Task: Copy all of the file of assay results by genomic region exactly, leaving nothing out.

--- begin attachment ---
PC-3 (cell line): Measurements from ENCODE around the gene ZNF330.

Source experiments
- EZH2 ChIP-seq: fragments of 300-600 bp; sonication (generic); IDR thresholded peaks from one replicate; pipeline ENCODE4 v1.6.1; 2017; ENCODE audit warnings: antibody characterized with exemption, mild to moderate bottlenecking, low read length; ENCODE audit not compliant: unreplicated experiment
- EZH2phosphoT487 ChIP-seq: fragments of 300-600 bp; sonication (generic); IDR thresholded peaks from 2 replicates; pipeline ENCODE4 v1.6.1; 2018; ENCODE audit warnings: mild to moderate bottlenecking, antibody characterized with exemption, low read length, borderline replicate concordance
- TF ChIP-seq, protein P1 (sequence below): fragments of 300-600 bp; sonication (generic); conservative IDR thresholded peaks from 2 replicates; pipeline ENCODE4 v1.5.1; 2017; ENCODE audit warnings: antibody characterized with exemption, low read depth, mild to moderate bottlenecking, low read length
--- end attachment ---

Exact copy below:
PC-3 (cell line): Measurements from ENCODE around the gene ZNF330.

Source experiments
- EZH2 ChIP-seq: fragments of 300-600 bp; sonication (generic); IDR thresholded peaks from one replicate; pipeline ENCODE4 v1.6.1; 2017; ENCODE audit warnings: antibody characterized with exemption, mild to moderate bottlenecking, low read length; ENCODE audit not compliant: unreplicated experiment
- EZH2phosphoT487 ChIP-seq: fragments of 300-600 bp; sonication (generic); IDR thresholded peaks from 2 replicates; pipeline ENCODE4 v1.6.1; 2018; ENCODE audit warnings: mild to moderate bottlenecking, antibody characterized with exemption, low read length, borderline replicate concordance
- TF ChIP-seq, protein P1 (sequence below): fragments of 300-600 bp; sonication (generic); conservative IDR thresholded peaks from 2 replicates; pipeline ENCODE4 v1.5.1; 2017; ENCODE audit warnings: antibody characterized with exemption, low read depth, mild to moderate bottlenecking, low read length